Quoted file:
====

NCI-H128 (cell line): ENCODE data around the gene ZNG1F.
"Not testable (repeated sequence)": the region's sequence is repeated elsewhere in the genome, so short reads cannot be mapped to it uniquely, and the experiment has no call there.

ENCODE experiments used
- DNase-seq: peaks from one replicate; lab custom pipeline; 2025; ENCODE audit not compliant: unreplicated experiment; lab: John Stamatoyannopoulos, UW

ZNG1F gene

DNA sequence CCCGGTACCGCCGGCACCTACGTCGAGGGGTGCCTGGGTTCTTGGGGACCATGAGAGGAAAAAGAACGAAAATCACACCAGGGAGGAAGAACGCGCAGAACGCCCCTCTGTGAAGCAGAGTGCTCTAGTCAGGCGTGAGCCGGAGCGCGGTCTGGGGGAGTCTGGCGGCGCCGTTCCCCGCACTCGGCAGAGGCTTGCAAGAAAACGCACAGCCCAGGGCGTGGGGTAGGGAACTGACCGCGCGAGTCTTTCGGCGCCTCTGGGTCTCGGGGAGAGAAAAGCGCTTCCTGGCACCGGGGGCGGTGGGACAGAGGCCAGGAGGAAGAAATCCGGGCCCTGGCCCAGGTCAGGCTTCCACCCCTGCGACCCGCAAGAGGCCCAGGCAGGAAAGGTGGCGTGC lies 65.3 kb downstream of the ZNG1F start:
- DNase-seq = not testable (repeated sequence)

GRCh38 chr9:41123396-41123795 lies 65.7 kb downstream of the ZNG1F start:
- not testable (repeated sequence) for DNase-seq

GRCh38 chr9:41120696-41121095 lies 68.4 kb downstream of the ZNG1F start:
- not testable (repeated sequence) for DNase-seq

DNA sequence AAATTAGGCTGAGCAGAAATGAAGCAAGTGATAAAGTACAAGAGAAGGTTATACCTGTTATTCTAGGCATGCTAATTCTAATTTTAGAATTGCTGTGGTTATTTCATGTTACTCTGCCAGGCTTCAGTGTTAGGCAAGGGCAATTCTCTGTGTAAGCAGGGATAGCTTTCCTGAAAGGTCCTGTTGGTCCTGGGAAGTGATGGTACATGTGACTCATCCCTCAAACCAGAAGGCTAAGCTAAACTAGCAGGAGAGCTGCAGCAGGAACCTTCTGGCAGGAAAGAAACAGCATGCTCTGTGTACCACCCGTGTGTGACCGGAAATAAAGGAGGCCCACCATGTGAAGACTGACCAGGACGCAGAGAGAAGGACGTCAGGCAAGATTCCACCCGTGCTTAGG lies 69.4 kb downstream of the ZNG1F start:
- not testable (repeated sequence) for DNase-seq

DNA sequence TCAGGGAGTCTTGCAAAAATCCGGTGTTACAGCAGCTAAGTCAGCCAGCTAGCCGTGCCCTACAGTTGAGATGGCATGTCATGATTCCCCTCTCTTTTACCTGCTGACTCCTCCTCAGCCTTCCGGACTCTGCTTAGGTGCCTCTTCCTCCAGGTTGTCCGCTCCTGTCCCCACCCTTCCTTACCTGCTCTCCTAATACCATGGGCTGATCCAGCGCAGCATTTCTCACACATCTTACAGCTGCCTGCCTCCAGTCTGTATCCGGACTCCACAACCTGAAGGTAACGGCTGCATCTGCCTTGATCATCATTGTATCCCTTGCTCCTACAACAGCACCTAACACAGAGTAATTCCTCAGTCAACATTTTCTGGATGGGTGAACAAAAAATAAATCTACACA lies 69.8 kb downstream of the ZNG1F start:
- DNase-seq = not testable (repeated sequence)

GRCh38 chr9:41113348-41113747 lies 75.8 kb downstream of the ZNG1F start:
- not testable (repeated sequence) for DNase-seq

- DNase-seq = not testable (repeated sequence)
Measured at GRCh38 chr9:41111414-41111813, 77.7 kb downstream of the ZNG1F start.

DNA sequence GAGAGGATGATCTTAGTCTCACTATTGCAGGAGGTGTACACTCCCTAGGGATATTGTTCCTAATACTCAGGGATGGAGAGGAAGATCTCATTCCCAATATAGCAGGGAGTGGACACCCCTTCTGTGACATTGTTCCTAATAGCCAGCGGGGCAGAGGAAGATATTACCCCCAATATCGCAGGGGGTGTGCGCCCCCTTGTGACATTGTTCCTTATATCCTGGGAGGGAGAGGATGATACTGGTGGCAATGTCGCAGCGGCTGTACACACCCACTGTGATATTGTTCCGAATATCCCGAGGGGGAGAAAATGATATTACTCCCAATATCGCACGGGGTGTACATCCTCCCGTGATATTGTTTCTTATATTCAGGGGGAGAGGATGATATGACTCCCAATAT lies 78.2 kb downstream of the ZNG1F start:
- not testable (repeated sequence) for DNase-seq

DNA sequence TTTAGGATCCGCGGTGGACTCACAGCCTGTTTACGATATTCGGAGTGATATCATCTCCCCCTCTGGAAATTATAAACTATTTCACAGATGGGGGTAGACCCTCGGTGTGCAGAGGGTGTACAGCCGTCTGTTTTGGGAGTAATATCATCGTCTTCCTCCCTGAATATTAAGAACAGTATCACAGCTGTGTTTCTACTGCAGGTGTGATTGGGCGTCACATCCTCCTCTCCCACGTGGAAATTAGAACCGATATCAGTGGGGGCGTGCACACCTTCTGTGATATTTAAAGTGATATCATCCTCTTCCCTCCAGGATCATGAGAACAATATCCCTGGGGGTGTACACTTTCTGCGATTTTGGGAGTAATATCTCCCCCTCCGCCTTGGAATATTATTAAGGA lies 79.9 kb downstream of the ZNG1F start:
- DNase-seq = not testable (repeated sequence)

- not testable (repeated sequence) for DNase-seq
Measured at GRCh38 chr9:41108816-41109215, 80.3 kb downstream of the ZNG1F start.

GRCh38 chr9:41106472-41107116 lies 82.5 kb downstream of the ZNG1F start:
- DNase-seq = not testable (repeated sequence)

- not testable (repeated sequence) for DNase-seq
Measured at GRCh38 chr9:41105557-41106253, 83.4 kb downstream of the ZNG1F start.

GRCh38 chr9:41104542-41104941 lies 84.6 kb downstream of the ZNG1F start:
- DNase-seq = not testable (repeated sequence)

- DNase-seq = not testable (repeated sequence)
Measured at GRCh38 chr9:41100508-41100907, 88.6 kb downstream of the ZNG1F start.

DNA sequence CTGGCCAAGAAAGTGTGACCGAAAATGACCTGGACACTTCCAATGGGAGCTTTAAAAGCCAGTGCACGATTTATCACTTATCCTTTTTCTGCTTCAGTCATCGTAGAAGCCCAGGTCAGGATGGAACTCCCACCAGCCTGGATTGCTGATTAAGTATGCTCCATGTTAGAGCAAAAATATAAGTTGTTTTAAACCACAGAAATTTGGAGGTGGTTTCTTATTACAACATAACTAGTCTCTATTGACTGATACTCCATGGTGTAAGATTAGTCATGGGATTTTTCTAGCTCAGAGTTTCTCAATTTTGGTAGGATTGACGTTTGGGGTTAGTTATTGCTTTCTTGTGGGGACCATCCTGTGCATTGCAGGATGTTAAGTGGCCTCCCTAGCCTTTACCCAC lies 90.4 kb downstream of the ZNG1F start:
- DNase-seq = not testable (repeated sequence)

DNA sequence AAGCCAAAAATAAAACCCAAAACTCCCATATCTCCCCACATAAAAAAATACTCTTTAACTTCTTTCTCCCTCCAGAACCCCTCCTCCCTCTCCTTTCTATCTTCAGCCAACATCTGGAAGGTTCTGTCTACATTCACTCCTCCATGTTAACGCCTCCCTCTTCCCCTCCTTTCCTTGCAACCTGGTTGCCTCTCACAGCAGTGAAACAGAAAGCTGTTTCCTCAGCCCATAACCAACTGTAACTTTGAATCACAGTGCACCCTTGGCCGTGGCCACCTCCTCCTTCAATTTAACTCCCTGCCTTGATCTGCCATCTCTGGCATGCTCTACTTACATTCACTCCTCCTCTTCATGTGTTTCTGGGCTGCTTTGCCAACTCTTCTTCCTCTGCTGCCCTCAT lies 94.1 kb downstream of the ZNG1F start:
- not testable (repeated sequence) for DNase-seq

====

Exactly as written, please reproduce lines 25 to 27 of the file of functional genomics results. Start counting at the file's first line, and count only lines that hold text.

Measured at GRCh38 chr9:41108816-41109215, 80.3 kb downstream of the ZNG1F start.

GRCh38 chr9:41106472-41107116 lies 82.5 kb downstream of the ZNG1F start:
- DNase-seq = not testable (repeated sequence)